Monday, May 04, 2009

Being an Old Guy

Sometimes when I'm speeding* along the sidewalks and streets of Alvin, I wonder what people think of me.  Maybe they don't even see me, as I've found I'm practically invisible in restaurants when I need a server or in a mega-store when I need help finding something.  

Assuming they do see me, though, what do they think?  Do they think an old guy shouldn't be out there running?  That I should be inside sitting quietly with a shawl over my shoulders?  Do they worry that I might fall and break something?  Would they care if I did?

Let's face it: I didn't plan to be old, and I never dreamed that I'd still be running this long after that first attempt way back in 1971.**  In the years since then I've seen other old guys -- some of them as old as I am now, some even older -- out on the run.  I never identified with them.  I just admired them for keeping on.  Now I see there's nothing particularly admirable in it.  You just keep doing it because you've been at it for so long that you're afraid to quit.  Or at least it's that way for me.  I'm scared of what would happen to my body, which by now must be used to the almost daily pounding of the pavement.

Somewhere there's a picture of me in the early '70s, all decked out in new running gear.   New shoes, new shorts, new top.  All blue.  The shoes were Saucony, I think.  Maybe I can find that picture somewhere.  If I do, I'll post it here.  Young guy.  Skinny.  Black hair, and plenty of it.  Those were the days.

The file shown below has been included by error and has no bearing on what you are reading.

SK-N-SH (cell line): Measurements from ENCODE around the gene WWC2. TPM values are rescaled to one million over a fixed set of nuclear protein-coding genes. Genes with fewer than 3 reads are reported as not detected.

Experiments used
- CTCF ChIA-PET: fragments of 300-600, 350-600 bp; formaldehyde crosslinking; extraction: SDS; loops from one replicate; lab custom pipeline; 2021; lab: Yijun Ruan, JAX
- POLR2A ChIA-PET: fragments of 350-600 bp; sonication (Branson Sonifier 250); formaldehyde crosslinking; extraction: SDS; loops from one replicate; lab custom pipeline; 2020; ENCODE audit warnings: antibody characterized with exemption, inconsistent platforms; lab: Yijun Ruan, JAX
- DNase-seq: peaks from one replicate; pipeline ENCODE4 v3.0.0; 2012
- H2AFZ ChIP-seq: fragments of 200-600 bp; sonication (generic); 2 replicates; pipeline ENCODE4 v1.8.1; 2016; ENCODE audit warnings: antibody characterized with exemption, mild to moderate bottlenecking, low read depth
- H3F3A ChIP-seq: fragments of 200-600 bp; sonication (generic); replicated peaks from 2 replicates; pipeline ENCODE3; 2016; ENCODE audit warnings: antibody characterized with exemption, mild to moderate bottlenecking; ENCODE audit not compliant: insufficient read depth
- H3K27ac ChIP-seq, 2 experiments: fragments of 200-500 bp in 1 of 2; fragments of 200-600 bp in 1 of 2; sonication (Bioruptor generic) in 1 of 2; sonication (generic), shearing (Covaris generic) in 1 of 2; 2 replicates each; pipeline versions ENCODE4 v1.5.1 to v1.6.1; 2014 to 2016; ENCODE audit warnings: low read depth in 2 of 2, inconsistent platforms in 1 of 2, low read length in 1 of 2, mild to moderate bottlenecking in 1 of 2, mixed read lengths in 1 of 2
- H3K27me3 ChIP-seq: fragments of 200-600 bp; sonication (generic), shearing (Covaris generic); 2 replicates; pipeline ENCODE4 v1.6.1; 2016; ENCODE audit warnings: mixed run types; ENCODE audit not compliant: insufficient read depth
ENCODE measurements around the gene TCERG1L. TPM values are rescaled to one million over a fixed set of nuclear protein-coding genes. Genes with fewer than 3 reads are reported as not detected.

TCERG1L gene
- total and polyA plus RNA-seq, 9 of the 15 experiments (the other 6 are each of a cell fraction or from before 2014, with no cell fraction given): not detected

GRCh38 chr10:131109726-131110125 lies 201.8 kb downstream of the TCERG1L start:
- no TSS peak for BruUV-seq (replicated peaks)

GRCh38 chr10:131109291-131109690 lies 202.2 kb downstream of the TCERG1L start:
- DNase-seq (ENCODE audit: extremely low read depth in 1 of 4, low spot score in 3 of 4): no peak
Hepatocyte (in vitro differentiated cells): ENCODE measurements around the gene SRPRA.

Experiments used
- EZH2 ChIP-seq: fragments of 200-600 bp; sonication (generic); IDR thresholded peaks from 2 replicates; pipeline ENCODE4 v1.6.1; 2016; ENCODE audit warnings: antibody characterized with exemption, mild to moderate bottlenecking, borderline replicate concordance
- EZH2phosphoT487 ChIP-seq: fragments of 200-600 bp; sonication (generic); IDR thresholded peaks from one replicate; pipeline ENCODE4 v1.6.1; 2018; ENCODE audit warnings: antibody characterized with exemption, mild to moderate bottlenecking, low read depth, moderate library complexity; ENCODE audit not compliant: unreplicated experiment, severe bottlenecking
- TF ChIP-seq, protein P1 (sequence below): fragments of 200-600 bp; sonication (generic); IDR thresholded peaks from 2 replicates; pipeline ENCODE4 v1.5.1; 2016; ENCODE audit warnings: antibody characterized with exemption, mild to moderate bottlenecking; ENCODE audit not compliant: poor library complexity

Now?  Gray hair, thin on top and almost gone in back.  Not so skinny, and definitely not young.  I don't have any recent photos of me in running gear, nor are there likely ever to be any.  Who'd want to look at them?  Certainly I wouldn't.

The funny thing is, I don't feel much different from the skinny guy in the photo.  On the inside, I'm still young, which I'm sure is true of all old guys.  I still think of myself as the dark-haired kid in the new running togs, ready for anything.

I can remember the routes I used to run, even some the exact quirks of the pavement, the rocks beside the road.  I could go there tomorrow and feel not a thing had changed in 35 years.  

I don't think I will, though.

*By my definition.  Probably not by yours.
**More about that later.  If I get around to it.

2 comments:

Ms. Yingling said...

My daughter, who is 16 and a varsity cross country runner, is always very impressed by "older people who run". She is always more impressed by people who aren't me, because I embarrass her. I've tried to tell her that no one sees me, but she doesn't believe me. That will take 20 years!

Bill Crider said...

Trust me, people see us. I think I'll do a post on that, in fact.